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Exploring Urban Picnic Paradises: Health-Nourishing Fun in the Sun (TAIPEI Quarterly 2024 Spring Vol.35)

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Post date:2024-03-11

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TAIPEI #35 (2024 Spring)

Exploring Urban Picnic Paradises: Health-Nourishing Fun in the Sun


Author Rick Charette
Photographer Brown Chen, Tzuying Sun, Department of Information and Tourism, Taipei City Government

fs_1▲Taipei boasts numerous parks perfect for picnicking, where one can savor delicious food and unwind. (Photo・Brown Chen)

The happy sun of springtime has arrived, embracing Taiwan with an energizing deep hug. In Taipei the birds are busy in great numbers singing zestfully, butterflies are fluttering about proudly showing off their colors, and flowers are bursting forth and dancing together with in the warm breeze, entertaining passersby and admirers. It's the perfect time for a picnic!

In our feature article this issue we took you up into the mountains on Taipei's northern side for "spring days & green healing" in the immensely beautiful Yangmingshan. In the pages to come, we follow the same theme but stay within this bustling city's urban core, introducing nice parks where you can escape the hubbub, sit down to a healthy picnic on a grassy expanse in an oasis of green tranquility, and rest both body and spirit.

Taipei has undergone a fundamental aesthetic transformation over the past decades. At the forefront has been Taipei City Government determined to lift the metropolis high up in global livable city rankings — with stellar success, as a quick Google search will demonstrate. Taipei has engaged in a kaleidoscopic array of "livable city" as well as "green and sustainable city" initiatives, with a key component being the creation of green spaces.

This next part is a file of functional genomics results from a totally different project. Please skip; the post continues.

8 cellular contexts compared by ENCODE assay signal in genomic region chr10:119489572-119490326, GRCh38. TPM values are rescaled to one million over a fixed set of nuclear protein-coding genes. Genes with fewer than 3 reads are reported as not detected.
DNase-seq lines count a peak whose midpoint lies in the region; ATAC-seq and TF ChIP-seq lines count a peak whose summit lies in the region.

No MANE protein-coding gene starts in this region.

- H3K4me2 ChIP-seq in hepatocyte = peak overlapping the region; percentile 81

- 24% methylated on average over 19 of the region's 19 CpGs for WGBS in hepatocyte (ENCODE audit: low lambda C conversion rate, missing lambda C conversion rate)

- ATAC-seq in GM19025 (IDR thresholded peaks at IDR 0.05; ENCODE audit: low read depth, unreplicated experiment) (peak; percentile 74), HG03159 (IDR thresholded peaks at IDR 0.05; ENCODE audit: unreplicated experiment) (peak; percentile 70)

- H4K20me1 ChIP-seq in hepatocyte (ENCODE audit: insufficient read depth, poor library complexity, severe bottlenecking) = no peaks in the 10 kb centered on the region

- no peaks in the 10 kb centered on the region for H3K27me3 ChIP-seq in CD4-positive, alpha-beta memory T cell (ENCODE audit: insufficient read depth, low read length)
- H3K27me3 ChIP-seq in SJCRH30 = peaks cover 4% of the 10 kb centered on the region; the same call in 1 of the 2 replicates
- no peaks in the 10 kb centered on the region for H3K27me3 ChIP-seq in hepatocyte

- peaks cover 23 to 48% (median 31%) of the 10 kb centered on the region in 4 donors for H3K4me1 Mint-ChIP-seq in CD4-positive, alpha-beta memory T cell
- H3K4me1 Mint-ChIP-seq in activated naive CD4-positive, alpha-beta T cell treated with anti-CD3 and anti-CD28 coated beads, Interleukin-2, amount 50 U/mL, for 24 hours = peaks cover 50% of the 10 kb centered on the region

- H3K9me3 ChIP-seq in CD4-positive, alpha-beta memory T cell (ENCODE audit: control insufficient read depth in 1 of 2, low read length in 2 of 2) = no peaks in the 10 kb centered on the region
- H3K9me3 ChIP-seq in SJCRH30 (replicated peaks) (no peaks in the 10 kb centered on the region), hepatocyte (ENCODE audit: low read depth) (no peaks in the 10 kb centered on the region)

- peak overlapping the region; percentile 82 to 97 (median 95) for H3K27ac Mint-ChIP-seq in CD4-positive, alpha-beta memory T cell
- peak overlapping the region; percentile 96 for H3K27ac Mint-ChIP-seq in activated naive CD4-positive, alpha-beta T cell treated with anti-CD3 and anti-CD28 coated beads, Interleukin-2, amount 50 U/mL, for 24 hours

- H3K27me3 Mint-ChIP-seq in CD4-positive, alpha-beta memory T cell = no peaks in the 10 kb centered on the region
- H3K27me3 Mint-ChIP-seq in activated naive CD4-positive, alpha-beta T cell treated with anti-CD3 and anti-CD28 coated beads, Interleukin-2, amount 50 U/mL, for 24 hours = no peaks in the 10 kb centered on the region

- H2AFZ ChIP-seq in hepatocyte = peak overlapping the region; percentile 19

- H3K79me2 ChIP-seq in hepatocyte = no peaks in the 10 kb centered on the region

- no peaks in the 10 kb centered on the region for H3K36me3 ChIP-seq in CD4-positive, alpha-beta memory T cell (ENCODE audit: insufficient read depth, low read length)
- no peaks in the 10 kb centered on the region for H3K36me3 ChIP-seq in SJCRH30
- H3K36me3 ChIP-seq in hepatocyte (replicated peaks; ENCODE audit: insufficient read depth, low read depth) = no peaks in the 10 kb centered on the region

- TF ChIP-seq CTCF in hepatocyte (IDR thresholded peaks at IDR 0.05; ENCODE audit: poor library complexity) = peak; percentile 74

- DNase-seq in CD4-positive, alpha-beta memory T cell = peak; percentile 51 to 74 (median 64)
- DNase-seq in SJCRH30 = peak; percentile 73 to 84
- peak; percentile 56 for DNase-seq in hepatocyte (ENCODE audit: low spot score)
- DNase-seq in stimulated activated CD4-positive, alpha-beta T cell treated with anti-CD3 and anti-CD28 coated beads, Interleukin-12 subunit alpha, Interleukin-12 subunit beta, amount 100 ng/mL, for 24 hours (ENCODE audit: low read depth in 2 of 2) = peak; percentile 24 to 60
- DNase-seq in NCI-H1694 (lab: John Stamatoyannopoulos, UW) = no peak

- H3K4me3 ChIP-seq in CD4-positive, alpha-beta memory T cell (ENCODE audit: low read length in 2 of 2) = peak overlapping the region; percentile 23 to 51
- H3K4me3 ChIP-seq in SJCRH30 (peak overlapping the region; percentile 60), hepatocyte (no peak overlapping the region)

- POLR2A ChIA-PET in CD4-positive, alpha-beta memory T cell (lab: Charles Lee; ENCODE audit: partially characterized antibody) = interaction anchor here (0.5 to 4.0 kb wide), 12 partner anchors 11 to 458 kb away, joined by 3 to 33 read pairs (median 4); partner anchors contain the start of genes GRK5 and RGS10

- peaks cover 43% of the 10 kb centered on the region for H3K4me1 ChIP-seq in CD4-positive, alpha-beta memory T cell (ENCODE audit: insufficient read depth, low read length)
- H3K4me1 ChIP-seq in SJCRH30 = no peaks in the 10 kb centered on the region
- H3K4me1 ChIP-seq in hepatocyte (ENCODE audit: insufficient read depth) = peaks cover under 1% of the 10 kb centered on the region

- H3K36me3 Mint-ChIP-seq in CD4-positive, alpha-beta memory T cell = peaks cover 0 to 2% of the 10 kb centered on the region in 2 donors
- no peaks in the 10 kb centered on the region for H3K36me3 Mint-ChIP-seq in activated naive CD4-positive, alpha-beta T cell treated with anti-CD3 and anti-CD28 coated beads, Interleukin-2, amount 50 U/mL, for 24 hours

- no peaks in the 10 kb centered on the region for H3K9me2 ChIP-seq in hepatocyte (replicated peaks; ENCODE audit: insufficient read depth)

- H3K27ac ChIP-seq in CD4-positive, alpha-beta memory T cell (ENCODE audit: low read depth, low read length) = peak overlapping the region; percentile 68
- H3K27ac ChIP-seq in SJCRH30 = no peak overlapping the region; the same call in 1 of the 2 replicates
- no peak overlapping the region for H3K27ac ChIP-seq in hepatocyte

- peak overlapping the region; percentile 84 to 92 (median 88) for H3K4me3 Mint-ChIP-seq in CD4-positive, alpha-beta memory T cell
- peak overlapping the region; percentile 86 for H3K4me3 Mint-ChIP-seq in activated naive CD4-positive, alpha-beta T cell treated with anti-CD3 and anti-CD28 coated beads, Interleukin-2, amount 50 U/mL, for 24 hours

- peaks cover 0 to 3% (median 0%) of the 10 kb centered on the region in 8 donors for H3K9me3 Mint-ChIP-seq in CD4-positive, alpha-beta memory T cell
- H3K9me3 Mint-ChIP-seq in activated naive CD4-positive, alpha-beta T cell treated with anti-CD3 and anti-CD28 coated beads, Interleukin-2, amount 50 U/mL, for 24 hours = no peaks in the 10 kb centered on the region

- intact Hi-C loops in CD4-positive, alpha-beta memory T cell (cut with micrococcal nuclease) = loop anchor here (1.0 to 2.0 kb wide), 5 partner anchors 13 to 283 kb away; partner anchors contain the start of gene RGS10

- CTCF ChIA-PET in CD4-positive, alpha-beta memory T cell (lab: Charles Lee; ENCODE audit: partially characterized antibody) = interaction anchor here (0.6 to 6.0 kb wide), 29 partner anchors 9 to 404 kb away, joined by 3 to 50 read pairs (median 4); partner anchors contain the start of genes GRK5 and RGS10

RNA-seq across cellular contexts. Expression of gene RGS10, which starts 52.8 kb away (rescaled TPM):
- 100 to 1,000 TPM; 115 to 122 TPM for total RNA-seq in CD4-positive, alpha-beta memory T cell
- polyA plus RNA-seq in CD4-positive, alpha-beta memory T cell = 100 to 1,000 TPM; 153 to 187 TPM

fs_2▲▼A picnic can be more than just food, but a quality time with your family. (Photo・Brown Chen)
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Green Getaways in the City's Heart

The result has been a metamorphosis from a place of little green space to a green-loving city with a forest of parks. A prime example is the long necklace of contiguous riverside parks that stretches almost all the way around the urban core, following the Keelung, Tamsui, Xindian, and Jingmei rivers. A looping riverside bikeway wends its way through all, with inexpensive public YouBike rentals readily available. And right at the core's heart is Taipei's "Central Park," the poetically landscaped Daan Park, a broad expanse opened in 1994, featuring vibrant greenery that offers a peaceful retreat from the bustling surrounding city.

Your own patch of soft grass with views of healthy trees and sky-climbing mountains does wonders for healing one's psyche and body. Taipei's urban parks provide this idyllic triumvirate in abundance. 

In the past decade, the picnic trend has bloomed among the local populace of Taipei. Contributing to the fun has been the organization of large-scale events such as TLC Picnic Day (TLC台北野餐日) and Vogue Taiwan Picnic Day (Vogue風格野餐日) at multiple parks, musical performances, creative markets, and other stage activities to encourage everyone to spend more time in the greens. These join a packed schedule of other activities such as festivals and expos. Below are four of our most recommended picnic spots in this now very picnic-friendly city.